A.S. Haley Makes Preliminary Comments on the Virginia Court Decision

The opinion is remarkable for its exhaustive consideration of every possible Virginia statute and previous case (including an unreported one) that could bear on the issues at stake. Along the way, it notably holds that the Dennis Canon (and its local diocesan equivalent) were ineffective per se to create a trust interest in favor of the diocese or national Church. But the bulk of the opinion appears (on a very quick first read) to be devoted to arriving at the same result (i.e., as if the Dennis Canon and its local equivalent had established a trust) by other means. It reaches its conclusion in favor of ECUSA and its diocese by drawing upon a minutely detailed analysis of the course of conduct between the parishes in question and the former entities over more than a hundred years (and in the case of Falls Church and a few others, for many more years than that — but in the case of the Church of the Epiphany, on a course of conduct extending for just the first twenty of the last twenty-four years).

In doing so, however, the court ends up equating what it terms a “proprietary and contractual interest” of the diocese in individual parish property to the functional legal equivalent of an express or implied trust in favor of the diocese (and the national Church). And since it recognizes that Virginia law does not allow express or implied trusts in favor of denominations, the marvel is that Judge Bellows can still conclude, by drawing heavily upon his interpretation of a Virginia statute (§ 57-16.1), that the parishes effectively controlled their own properties only for so long as they remained constituent member of the Episcopal Church (USA) — which is exactly what the Dennis Canon states, in haec verba.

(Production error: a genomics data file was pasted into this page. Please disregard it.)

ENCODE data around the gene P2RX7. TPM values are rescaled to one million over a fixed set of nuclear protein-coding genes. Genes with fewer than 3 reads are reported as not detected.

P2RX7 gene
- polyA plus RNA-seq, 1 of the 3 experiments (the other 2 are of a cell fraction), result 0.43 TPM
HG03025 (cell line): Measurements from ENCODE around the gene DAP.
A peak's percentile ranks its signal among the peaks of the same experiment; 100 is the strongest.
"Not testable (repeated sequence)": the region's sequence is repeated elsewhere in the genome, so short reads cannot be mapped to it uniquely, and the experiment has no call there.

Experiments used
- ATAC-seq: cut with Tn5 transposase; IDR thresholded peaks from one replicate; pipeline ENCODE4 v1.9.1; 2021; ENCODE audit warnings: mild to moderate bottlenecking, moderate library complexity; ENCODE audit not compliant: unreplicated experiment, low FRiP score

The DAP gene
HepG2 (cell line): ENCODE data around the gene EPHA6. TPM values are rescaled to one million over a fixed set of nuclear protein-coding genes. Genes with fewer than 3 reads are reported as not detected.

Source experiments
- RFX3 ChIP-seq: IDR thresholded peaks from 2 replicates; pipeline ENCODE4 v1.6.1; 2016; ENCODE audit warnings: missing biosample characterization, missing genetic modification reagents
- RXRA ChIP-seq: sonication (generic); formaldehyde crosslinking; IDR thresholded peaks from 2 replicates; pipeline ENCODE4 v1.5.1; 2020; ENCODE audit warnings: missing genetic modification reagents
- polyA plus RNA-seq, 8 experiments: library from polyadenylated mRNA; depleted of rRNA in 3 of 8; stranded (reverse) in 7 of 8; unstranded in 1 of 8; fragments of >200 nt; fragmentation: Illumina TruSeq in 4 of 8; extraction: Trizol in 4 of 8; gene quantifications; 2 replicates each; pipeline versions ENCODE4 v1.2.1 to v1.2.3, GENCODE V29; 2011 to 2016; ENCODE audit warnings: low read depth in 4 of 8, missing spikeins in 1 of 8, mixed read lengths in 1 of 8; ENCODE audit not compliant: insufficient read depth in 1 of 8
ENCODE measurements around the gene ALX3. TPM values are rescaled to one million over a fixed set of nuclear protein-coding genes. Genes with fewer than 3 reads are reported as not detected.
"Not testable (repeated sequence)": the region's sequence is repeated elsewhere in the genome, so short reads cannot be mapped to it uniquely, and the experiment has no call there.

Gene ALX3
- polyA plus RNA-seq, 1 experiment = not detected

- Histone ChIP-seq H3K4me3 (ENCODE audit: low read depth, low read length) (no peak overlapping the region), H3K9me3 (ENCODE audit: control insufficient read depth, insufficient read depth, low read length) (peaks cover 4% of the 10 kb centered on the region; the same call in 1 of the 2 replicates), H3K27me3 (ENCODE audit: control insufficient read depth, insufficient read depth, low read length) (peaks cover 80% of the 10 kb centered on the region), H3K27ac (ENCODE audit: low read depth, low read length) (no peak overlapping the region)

Read it all.


Posted in * Anglican - Episcopal, * Culture-Watch, Episcopal Church (TEC), Law & Legal Issues, TEC Conflicts, TEC Conflicts: Virginia, TEC Departing Parishes

4 comments on “A.S. Haley Makes Preliminary Comments on the Virginia Court Decision

  1. New Reformation Advocate says:

    A calm and reasonable preliminary assessment of this momentous legal ruling. Like many others here, I’m sure, I will eagerly await Counselor Haley’s fuller and more detailed analysis.

    In the meantime, I admit that I’m surprised and keenly disappointed. I was expecting more justice from Judge Bellows, since he did such a fine and objective job the first time around. But the ruling is what it is, and now we in VA must deal with it as best we can.

    Now “the VA seven” joins the CT six, the Vancouver six, and a much larger number of churches in Pittsburgh that have had their properties wrongly confiscated by TEC. Not to mention single congregations all over the place: Grace & St. Stephen’s in Colorado Springs, Christ Church, Savannah, etc. For whatever reason, in his inscrutable providence, God Almighty has sovereignly allowed this major setback to happen. We simply have to trust that He will also sovereignly work it somehow for good.

    The Lord giveth, and the Lord taketh away. Blessed be the name of the Lord.

    David Handy+

  2. Capt. Father Warren says:

    Not to try and second guess God, and not to make light in any way of the tragedies that these all are; this begs the question, what will TEC do with all these Churches? Run them with interim rectors and 5 people in the congregations? Throw money at them? How long can they continue to do this? Maybe TEC is augering its way into the ground while pursuing its scorched earth policy.

  3. Cennydd13 says:

    They will end up closing them and selling the properties…….and then what’s to prevent Anglican parishes from buying them from the people who buy them from TEC?

  4. MotherViolet says:

    Church of the Word, Gainesville, seems to be the only Virginia congregation to have escaped TEC with their property.